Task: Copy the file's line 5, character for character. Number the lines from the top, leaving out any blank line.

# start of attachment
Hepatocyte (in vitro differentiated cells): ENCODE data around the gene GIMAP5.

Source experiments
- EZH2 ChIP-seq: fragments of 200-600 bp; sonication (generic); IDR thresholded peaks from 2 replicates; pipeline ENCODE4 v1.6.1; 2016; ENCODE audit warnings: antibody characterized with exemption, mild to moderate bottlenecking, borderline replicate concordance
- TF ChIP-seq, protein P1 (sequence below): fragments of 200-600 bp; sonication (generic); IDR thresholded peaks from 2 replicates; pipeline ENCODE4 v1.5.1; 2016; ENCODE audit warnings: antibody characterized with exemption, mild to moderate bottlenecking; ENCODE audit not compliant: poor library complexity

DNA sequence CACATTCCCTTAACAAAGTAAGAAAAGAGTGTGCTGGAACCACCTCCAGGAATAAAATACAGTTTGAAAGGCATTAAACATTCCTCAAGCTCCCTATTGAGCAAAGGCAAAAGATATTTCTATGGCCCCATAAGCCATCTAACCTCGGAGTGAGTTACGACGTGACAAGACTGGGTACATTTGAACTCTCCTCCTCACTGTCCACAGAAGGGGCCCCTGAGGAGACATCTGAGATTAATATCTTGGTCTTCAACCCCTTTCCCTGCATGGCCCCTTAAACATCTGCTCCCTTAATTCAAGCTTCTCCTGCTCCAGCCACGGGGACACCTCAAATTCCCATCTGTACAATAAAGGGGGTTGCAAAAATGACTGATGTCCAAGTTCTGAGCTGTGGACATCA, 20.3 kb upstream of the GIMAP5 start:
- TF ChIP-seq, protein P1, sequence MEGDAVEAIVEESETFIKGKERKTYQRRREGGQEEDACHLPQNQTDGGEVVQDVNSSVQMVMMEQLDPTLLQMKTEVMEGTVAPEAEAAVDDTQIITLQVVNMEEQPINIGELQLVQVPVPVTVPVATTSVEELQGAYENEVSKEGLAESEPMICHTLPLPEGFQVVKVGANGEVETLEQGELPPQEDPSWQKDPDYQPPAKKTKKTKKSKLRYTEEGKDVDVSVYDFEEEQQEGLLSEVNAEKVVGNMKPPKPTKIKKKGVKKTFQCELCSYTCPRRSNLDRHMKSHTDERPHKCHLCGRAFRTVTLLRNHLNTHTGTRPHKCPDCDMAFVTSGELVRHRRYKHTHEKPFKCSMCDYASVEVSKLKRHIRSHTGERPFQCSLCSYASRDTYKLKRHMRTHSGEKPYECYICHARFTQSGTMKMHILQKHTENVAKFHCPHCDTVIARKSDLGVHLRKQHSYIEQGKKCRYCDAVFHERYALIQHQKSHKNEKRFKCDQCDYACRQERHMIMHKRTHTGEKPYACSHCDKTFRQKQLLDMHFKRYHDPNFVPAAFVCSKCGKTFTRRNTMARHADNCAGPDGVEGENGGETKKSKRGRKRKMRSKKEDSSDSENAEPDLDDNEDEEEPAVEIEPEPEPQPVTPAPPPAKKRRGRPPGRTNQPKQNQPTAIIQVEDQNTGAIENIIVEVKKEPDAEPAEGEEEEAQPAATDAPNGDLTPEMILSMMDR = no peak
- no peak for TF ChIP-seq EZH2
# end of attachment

DNA sequence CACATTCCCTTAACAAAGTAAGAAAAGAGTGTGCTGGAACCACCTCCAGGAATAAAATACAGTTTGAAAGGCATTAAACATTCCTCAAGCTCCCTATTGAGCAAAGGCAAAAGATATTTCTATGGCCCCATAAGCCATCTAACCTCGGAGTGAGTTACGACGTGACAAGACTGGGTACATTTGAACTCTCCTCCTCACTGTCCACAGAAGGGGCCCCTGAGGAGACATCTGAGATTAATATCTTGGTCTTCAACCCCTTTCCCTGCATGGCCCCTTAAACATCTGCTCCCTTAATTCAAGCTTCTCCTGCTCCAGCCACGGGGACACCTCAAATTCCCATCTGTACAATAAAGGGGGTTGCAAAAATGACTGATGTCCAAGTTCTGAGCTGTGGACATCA, 20.3 kb upstream of the GIMAP5 start: